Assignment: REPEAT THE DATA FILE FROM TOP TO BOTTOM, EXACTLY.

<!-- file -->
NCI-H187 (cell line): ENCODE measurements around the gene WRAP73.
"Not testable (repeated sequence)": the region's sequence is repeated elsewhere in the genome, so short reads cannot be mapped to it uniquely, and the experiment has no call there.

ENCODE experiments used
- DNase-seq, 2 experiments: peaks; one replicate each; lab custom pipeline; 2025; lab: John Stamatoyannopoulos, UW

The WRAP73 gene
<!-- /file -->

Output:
NCI-H187 (cell line): ENCODE measurements around the gene WRAP73.
"Not testable (repeated sequence)": the region's sequence is repeated elsewhere in the genome, so short reads cannot be mapped to it uniquely, and the experiment has no call there.

ENCODE experiments used
- DNase-seq, 2 experiments: peaks; one replicate each; lab custom pipeline; 2025; lab: John Stamatoyannopoulos, UW

The WRAP73 gene